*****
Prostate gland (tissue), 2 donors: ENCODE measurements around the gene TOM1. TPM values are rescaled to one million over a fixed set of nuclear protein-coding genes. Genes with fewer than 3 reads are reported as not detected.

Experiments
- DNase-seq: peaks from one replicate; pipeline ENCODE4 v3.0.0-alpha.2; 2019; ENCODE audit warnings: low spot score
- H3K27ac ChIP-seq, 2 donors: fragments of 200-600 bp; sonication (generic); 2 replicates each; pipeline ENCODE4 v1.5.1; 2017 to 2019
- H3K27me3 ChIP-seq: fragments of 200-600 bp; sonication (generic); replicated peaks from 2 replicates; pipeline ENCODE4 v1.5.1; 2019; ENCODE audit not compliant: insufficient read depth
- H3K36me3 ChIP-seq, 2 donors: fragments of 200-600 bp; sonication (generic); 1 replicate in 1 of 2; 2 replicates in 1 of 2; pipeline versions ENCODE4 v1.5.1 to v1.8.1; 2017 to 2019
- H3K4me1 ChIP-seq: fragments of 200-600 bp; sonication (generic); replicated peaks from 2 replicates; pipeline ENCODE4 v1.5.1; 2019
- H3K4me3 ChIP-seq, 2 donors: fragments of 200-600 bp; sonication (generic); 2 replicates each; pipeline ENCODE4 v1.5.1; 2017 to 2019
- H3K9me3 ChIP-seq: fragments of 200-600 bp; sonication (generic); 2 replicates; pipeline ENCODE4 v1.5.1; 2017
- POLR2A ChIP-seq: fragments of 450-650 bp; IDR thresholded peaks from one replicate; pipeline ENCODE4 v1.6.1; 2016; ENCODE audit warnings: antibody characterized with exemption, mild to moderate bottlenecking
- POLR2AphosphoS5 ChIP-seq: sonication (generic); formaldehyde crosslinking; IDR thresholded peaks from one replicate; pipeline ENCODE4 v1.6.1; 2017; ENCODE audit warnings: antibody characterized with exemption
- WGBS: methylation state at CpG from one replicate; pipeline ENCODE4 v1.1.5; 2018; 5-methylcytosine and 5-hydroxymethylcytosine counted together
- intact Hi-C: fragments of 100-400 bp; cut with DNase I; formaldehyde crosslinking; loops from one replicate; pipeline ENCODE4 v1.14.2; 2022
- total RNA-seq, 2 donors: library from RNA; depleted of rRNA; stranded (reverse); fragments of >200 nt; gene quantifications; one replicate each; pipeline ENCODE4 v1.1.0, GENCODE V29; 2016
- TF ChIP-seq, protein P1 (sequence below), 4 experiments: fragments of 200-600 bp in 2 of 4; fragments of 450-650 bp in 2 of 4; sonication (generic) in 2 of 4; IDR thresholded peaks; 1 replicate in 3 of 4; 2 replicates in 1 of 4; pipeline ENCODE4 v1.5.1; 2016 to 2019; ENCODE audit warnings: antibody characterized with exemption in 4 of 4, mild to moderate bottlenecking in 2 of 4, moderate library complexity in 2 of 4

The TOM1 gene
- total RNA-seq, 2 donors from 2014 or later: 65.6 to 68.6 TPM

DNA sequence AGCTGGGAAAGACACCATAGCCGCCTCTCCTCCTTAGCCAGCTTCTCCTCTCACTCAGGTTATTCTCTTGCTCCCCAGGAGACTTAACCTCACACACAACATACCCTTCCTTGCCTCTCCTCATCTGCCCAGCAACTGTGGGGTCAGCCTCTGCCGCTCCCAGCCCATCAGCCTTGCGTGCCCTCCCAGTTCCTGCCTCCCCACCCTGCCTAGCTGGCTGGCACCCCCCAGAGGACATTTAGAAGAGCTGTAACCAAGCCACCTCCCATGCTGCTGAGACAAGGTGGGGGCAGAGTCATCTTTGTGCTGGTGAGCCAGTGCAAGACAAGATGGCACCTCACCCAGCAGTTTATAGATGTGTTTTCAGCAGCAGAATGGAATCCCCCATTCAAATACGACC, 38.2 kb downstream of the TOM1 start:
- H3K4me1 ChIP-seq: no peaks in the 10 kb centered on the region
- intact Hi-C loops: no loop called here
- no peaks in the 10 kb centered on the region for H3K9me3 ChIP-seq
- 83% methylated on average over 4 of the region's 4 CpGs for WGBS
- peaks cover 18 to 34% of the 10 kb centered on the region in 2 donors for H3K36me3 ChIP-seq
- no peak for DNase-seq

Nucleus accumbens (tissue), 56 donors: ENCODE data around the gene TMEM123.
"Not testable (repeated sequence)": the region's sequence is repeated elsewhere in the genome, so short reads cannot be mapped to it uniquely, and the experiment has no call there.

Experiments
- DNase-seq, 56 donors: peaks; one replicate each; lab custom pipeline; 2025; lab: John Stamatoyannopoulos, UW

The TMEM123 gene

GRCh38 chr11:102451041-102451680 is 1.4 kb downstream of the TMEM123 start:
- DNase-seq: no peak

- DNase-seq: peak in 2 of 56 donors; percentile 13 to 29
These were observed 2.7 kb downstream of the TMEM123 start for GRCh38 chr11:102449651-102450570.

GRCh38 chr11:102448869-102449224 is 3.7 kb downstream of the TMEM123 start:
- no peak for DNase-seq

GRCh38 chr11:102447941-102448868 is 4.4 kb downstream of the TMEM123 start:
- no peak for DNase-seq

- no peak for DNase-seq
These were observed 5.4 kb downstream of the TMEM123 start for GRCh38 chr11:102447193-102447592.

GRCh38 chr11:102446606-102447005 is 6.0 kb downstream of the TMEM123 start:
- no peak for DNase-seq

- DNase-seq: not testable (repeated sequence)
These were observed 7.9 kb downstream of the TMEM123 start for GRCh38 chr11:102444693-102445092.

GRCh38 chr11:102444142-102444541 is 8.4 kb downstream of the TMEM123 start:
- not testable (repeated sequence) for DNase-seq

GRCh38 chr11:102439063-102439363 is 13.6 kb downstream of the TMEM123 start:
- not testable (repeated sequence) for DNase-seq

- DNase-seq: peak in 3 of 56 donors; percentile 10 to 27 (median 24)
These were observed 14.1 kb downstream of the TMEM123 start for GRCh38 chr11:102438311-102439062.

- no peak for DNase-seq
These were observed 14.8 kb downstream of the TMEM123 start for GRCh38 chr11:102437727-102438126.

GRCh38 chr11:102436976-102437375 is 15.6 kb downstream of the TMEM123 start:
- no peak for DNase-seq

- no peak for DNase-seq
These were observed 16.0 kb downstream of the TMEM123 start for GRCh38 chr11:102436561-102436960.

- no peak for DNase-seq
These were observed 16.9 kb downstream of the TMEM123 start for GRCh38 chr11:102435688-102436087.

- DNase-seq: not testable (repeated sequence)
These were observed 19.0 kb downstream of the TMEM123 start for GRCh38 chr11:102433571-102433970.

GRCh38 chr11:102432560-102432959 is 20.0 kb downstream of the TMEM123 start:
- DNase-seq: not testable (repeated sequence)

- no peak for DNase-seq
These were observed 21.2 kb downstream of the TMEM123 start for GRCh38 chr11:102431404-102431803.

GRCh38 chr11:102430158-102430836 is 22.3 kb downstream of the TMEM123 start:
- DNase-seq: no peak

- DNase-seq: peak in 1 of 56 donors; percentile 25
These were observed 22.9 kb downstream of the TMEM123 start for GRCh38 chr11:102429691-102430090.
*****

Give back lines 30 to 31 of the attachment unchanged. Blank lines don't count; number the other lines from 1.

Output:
GRCh38 chr11:102451041-102451680 is 1.4 kb downstream of the TMEM123 start:
- DNase-seq: no peak